For top scorer Jamie Dwyer, 2015 marked a highly successful return to the Kookaburras team. He became Australia’s outright most capped player ever when he played his 322nd career international in April, against Canada at the Sultan Azlan Shah Cup.

His eight goals in the tournament marked a return to form for the 36 year-old forward and earned him the tournament’s top scorer award. In June he finished amongst the highest scorers at the World League Semi Final where his tally of four goals was bettered by only three players.

Congratulating Eddie Ockenden (pictured below), Kookaburras Head Coach Graham Reid said, “He reads the game as well as anyone I’ve seen. He has such good all round skills, he’s world class. He’s someone who is reliable and calm, but some of the things he can do with the ball are incredible. From a point of view of just watching him play, the players enjoy his skill level and that ability to change a game.

“He’s got a great engine, too. He can run all day so he gets through a lot of miles. That’s another aspect of why he’s so good, he can be all over the pitch. You mix his ability to read the play with his ability to get there and I think that’s one of the key parts of his game. As a runner-up last year in the international player of the year awards, it just shows you the consistency he’s playing with as he’s getting older. He’s always threatened to do that and I love seeing it.”

On top scorer Jamie Dwyer, Reid added, “Jamie has scored some great goals this year. It’s been a good period over these last 12 months. Jamie and I had a good discussion after the Commonwealth Games, working out what he is really trying to achieve, what I need from him and what the team needs, and I think we’re in a good place where we both understand each other.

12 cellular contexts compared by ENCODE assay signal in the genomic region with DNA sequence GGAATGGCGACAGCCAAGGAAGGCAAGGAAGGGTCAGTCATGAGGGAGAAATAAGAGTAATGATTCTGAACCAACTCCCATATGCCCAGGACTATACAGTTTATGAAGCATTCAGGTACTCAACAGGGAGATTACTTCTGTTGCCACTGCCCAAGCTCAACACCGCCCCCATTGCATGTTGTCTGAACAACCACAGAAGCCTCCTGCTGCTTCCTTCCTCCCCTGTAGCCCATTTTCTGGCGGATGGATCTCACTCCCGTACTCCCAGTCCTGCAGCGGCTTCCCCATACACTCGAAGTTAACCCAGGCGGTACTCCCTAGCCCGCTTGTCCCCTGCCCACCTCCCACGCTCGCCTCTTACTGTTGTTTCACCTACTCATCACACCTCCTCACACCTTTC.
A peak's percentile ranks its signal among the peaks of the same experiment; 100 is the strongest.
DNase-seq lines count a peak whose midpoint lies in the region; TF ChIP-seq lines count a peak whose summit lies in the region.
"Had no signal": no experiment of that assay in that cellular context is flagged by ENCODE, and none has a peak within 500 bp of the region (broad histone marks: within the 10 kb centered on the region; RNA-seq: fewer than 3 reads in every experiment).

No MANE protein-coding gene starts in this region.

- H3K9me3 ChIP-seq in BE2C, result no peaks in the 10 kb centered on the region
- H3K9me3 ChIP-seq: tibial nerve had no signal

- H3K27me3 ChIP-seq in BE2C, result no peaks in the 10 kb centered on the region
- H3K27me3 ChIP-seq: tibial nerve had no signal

“We talked about him treating it more like he was a 19 year-old than a 36 year-old and that passion and him needing to play well and be up and about, but having the experienced head on his shoulders. He’s going along nicely, there’s still ten months to go [to the Olympic Games] and selection is still up in the air so the important part is we don’t get ahead of ourselves, and he’s not getting ahead of himself.”

There was also recognition on the night for those athletes that made milestone appearances with the presentation of pockets to those making their international debuts and those reaching 50, 100, 150, 200, 250 and 300 appearances for Australia.

There were special tributes to retired athletes Jayde Taylor and Russell Ford, who left the Hockeyroos’ and Kookaburras’ programs during the year, and to a number of former staff who departed Hockey Australia in the past 12 months.


Donald Prior
Donald (Don) Prior is the best credentialled umpire produced by Australian hockey. In a career spanning 18 years at the international level, Don officiated at four World Cups from 1986-1998 and four Olympic Games from 1988-2000. Four of these major tournaments saw him in charge of gold medal matches. He was simply the best, and continues to assist with developing our umpires.